Planning for next year

I’ve been focused this week on preparing for school. I signed the contract Monday and received some of the textbooks. Now I’ve taken out boxes of papers from my closet to clean up and sort. I’ve created new files for this coming year, and I’m going through the old papers to see what’s useful.

In most schools, there are set curriculum guides, scopes and sequences, which teachers use for planning courses. Our school only provides textbooks and class titles. It gives us a lot of freedom, especially in English. But it also adds confusion because students may never come across certain concepts. I think this used to happen with poetry in high school. The curriculum was too focused on novels, particularly 19th century British novels. Revision skills, which are not the most fun to teach, were also neglected.

So I’ve started out by visualizing and planning for the abilities I want to see in my students by the end of the year. Then I’ll use the textbooks and other materials to design the course.

I’m excited that all my students this year will be 15-17 year olds. I liked teaching English 9, but frosh boys can be extremely immature. Also, this means I can use material that’s a little higher in terms of reading level.

What’s worrying is that the kids are going to have eight classes every single day. That’s a little insane, in my humble opinion. Students need more than a skimming of various subject areas, and they can’t be expected to master eight separate concepts from eight instructors every single day. In terms of homework this is also going to create a problem. Generally, I’d expect students to study around thirty minutes for my course on a given evening. But how will they be expected to do this for eight courses? I don’t have solutions, but I’m considering giving very little homework for the writing and grammar course. For the other courses, that’s going to be much more difficult.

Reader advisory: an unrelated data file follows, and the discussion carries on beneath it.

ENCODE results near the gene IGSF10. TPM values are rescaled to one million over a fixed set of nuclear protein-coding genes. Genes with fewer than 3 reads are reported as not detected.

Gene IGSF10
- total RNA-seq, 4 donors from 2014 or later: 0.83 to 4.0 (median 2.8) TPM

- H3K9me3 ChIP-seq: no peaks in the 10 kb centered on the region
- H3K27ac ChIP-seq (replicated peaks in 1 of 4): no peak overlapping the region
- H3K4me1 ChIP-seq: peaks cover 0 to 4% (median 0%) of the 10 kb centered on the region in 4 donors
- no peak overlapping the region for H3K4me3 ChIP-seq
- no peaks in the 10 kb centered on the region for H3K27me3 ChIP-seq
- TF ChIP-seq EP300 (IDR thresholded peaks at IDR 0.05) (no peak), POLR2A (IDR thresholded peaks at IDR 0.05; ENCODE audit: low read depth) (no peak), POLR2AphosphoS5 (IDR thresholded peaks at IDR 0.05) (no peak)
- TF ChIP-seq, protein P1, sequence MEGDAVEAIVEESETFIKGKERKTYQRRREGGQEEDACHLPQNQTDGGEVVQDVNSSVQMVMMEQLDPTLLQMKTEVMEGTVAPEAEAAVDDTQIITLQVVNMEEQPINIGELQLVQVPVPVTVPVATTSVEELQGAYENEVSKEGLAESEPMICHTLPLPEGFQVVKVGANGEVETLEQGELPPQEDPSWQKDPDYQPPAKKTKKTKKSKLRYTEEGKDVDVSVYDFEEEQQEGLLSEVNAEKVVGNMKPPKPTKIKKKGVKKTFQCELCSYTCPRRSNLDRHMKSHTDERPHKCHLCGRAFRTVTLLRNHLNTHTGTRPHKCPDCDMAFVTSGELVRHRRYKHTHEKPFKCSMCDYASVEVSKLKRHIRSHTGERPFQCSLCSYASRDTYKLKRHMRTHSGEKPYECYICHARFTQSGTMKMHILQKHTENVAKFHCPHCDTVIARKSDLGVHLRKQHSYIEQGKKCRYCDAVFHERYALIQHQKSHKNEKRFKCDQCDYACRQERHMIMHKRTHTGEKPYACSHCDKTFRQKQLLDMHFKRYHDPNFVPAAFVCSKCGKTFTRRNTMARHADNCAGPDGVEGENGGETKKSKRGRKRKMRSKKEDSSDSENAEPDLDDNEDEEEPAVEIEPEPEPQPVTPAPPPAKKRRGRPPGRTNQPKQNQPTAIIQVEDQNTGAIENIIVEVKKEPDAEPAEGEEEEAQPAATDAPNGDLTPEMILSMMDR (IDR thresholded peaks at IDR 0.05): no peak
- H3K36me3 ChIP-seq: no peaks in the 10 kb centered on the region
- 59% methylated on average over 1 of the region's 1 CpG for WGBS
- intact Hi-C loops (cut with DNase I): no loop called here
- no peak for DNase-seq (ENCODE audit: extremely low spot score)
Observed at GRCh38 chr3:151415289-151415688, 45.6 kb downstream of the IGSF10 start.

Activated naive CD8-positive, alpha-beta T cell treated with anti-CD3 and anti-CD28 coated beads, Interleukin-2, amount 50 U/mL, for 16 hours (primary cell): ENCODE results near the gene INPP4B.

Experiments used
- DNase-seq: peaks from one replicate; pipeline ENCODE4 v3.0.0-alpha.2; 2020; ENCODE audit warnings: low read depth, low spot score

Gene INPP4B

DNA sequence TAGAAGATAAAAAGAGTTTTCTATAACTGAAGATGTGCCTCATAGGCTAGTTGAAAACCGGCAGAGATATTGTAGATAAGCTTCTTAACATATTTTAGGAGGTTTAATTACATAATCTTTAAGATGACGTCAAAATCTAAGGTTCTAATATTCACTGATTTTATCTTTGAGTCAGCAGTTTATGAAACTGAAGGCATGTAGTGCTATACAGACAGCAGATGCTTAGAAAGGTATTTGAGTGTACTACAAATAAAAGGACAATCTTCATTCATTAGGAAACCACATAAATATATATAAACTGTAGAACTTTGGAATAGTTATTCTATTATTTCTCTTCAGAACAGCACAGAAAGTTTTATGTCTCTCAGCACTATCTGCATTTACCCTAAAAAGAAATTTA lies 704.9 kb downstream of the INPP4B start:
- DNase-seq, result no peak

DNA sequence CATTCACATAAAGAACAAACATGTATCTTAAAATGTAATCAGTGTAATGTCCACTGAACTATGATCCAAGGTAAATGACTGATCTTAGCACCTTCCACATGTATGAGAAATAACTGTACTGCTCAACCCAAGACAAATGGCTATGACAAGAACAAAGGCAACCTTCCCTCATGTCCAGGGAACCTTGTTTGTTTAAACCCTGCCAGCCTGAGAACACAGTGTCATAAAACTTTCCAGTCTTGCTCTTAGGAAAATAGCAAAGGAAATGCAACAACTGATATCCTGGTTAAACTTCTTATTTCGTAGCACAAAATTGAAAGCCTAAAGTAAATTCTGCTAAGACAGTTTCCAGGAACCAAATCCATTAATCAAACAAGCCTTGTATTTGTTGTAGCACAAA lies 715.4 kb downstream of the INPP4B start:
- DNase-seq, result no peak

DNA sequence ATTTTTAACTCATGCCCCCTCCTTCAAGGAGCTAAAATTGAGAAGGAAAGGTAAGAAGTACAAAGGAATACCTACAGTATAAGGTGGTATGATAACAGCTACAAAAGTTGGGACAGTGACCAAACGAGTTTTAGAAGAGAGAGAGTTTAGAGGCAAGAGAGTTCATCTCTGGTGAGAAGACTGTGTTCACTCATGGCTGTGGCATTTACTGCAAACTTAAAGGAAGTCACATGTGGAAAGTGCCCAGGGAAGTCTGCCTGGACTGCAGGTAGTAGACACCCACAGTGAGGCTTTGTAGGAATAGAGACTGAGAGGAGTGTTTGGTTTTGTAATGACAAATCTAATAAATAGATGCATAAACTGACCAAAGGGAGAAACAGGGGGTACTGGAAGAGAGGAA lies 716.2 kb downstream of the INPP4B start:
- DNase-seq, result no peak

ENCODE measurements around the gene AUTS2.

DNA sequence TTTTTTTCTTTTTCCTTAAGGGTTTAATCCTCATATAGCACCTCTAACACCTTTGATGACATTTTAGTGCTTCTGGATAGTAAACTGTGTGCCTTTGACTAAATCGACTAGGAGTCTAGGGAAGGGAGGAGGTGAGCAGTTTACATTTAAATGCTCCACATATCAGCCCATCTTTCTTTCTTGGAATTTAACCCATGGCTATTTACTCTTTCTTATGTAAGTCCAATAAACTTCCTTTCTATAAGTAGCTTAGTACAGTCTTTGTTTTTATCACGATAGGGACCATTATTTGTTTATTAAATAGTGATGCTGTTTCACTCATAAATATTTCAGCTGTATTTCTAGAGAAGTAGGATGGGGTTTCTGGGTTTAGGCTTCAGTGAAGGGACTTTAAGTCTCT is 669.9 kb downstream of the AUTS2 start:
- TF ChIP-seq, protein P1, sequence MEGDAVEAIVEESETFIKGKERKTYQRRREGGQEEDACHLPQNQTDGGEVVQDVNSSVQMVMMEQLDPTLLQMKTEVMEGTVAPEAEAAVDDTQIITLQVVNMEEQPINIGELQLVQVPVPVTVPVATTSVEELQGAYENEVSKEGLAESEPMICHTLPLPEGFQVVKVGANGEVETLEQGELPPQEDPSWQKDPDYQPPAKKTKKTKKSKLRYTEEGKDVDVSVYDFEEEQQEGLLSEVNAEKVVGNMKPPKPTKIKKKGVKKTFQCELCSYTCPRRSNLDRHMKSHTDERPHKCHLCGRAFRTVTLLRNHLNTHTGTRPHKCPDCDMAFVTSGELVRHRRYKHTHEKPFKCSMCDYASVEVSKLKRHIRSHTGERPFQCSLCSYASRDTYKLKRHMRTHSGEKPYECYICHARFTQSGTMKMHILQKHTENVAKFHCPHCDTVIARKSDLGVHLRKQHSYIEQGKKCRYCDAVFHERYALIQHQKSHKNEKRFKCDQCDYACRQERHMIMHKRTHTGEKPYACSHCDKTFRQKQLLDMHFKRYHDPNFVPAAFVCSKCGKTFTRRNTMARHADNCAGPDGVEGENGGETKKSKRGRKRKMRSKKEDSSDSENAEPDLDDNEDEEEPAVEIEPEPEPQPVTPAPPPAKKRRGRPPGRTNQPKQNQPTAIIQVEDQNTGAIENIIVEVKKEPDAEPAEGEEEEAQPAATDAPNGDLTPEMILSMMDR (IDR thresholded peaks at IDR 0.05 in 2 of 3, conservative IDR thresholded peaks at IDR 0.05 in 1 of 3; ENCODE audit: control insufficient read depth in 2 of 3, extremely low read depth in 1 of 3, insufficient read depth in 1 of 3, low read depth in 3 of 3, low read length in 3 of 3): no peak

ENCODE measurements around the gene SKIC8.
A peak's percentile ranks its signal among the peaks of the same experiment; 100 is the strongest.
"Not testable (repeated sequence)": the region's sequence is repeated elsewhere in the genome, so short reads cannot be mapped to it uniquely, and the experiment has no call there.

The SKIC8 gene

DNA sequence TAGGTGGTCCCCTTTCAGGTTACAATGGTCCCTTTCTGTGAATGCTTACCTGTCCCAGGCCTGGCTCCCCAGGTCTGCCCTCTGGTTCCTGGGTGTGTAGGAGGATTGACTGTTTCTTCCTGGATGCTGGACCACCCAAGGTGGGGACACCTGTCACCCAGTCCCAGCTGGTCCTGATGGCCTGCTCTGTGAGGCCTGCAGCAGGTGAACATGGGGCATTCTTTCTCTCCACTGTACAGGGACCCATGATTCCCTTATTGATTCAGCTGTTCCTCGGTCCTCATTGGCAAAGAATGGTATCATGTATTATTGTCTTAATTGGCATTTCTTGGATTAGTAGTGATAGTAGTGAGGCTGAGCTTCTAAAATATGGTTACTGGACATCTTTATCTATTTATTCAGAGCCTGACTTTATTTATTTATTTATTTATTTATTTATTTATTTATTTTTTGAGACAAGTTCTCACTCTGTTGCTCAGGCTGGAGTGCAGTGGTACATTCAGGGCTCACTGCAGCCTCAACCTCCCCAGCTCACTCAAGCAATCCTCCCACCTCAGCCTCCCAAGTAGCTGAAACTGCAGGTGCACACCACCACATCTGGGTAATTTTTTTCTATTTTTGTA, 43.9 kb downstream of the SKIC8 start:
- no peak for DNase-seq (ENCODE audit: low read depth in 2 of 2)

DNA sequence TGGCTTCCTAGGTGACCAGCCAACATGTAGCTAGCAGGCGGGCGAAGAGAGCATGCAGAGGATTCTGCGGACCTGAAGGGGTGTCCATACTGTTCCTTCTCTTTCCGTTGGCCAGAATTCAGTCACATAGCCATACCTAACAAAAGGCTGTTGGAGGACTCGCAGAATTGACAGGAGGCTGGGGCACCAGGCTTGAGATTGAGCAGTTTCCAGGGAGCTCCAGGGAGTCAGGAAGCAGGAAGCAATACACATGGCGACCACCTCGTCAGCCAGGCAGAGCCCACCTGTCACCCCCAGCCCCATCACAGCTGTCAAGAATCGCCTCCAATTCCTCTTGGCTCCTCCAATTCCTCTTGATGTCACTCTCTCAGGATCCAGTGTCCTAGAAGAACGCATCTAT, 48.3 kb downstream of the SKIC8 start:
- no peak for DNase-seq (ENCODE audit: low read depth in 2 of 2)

I’m going to predict now that our students will suffer from cognitive overload. I know the kids I’ll be teaching, since I taught next year’s juniors and seniors Frosh English. They’re very hard working but they tend to focus on end of term grades to measure their success.

Lastly, I’ve always had anxiety dreams in the past before the start of the school year. Not this year. I feel very confident. I’d say I’m taking it less seriously, but I’m really planning it out much more thoroughly than I have in the past. Instead of being a worry freak, hopefully I’ll be able to make more of a difference this year, inshaAllah.

One Response

  1. i find it a little funny when the teachers say “I haev to go to school”

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